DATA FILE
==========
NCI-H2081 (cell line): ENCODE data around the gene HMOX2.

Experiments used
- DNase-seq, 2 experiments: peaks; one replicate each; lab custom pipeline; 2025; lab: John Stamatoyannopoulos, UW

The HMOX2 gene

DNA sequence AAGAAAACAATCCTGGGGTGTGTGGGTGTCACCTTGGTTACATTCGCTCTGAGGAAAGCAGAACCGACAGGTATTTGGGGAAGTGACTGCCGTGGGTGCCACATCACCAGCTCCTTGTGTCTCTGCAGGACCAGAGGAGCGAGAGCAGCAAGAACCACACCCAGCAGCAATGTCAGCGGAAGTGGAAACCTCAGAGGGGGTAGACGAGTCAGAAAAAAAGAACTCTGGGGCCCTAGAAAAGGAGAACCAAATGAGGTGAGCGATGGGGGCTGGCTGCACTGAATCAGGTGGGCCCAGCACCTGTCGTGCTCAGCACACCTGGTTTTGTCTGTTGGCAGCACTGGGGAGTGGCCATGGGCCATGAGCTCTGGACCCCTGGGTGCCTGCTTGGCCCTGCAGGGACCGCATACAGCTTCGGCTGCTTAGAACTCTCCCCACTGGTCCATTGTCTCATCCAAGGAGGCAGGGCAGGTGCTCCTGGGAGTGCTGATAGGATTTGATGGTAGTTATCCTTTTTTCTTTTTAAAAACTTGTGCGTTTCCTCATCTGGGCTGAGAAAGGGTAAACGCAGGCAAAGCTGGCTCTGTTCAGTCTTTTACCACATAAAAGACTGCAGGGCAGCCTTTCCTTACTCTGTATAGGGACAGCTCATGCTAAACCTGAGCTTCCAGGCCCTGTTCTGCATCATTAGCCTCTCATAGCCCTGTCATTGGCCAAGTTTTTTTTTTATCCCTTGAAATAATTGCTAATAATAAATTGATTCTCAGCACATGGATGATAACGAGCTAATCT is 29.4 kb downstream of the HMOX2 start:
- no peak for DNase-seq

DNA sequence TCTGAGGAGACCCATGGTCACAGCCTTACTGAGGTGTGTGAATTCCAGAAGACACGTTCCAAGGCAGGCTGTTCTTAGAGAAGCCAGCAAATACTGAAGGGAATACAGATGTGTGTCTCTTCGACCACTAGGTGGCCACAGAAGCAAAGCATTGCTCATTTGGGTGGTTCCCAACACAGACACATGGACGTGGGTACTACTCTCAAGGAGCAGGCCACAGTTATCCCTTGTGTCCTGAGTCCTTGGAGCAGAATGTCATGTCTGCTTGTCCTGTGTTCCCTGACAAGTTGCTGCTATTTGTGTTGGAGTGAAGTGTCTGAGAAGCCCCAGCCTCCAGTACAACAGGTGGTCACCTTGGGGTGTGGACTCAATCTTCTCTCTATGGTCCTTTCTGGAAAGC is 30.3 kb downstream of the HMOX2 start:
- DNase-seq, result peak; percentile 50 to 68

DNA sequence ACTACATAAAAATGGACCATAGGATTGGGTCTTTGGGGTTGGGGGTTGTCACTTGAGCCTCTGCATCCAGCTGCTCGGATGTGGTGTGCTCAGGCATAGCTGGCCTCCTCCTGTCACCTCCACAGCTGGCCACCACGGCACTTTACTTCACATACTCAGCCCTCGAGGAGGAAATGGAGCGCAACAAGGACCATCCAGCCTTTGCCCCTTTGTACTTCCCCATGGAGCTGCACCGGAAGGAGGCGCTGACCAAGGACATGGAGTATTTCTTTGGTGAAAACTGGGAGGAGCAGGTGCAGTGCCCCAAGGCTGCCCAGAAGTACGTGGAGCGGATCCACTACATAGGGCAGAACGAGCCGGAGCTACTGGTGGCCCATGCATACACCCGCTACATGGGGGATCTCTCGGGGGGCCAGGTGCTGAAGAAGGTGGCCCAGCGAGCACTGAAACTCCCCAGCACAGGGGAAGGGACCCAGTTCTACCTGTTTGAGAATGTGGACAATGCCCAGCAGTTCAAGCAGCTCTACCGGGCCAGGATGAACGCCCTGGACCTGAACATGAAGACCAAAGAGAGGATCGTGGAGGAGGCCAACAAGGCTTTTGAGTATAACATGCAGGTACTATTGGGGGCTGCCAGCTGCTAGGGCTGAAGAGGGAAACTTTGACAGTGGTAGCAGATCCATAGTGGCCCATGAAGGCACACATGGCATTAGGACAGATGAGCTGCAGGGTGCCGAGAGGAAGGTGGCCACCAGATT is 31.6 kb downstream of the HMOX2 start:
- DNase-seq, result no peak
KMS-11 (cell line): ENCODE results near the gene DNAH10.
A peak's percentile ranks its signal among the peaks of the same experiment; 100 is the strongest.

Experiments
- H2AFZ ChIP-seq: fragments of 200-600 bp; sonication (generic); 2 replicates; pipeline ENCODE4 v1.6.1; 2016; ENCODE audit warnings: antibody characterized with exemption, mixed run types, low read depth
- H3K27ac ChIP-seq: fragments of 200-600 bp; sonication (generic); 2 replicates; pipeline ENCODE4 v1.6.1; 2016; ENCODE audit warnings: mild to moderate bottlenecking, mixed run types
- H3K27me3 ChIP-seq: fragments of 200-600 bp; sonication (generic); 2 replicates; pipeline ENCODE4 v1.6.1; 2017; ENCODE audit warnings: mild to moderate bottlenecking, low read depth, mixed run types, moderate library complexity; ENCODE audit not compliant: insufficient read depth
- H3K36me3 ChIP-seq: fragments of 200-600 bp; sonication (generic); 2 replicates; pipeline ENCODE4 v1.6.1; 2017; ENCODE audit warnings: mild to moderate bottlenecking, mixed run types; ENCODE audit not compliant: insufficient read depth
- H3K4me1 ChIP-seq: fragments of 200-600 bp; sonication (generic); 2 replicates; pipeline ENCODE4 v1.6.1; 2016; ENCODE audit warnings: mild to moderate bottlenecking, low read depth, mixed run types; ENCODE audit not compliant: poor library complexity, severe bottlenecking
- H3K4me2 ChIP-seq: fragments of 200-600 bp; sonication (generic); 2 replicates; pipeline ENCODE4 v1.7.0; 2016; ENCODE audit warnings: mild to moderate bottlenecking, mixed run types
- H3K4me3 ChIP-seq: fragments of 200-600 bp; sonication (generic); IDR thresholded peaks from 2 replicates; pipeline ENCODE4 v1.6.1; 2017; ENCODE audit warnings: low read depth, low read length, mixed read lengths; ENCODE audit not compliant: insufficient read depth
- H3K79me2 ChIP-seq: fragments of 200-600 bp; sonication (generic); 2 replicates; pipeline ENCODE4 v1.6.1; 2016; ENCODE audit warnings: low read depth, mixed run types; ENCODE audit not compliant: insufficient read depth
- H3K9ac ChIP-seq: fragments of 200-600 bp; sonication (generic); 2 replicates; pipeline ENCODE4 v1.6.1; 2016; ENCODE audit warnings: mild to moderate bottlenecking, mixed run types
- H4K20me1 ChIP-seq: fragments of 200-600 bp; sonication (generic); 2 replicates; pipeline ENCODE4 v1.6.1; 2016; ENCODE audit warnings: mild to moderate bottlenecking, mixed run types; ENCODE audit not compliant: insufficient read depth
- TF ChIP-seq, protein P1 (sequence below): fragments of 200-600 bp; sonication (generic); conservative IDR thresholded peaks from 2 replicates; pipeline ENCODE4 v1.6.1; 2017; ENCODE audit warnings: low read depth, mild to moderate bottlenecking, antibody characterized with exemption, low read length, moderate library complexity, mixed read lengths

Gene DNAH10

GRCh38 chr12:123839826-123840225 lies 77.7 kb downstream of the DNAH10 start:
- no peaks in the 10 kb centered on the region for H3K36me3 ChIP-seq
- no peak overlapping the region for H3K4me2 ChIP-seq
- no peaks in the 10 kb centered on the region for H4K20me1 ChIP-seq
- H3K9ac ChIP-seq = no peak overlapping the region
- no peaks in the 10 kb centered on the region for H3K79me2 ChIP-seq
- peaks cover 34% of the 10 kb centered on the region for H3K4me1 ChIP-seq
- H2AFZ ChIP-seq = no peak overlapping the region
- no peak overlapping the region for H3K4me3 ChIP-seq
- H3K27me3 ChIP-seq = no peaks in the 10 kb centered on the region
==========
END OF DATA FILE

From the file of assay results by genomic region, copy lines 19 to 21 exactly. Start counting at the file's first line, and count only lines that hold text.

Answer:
- H3K4me2 ChIP-seq: fragments of 200-600 bp; sonication (generic); 2 replicates; pipeline ENCODE4 v1.7.0; 2016; ENCODE audit warnings: mild to moderate bottlenecking, mixed run types
- H3K4me3 ChIP-seq: fragments of 200-600 bp; sonication (generic); IDR thresholded peaks from 2 replicates; pipeline ENCODE4 v1.6.1; 2017; ENCODE audit warnings: low read depth, low read length, mixed read lengths; ENCODE audit not compliant: insufficient read depth
- H3K79me2 ChIP-seq: fragments of 200-600 bp; sonication (generic); 2 replicates; pipeline ENCODE4 v1.6.1; 2016; ENCODE audit warnings: low read depth, mixed run types; ENCODE audit not compliant: insufficient read depth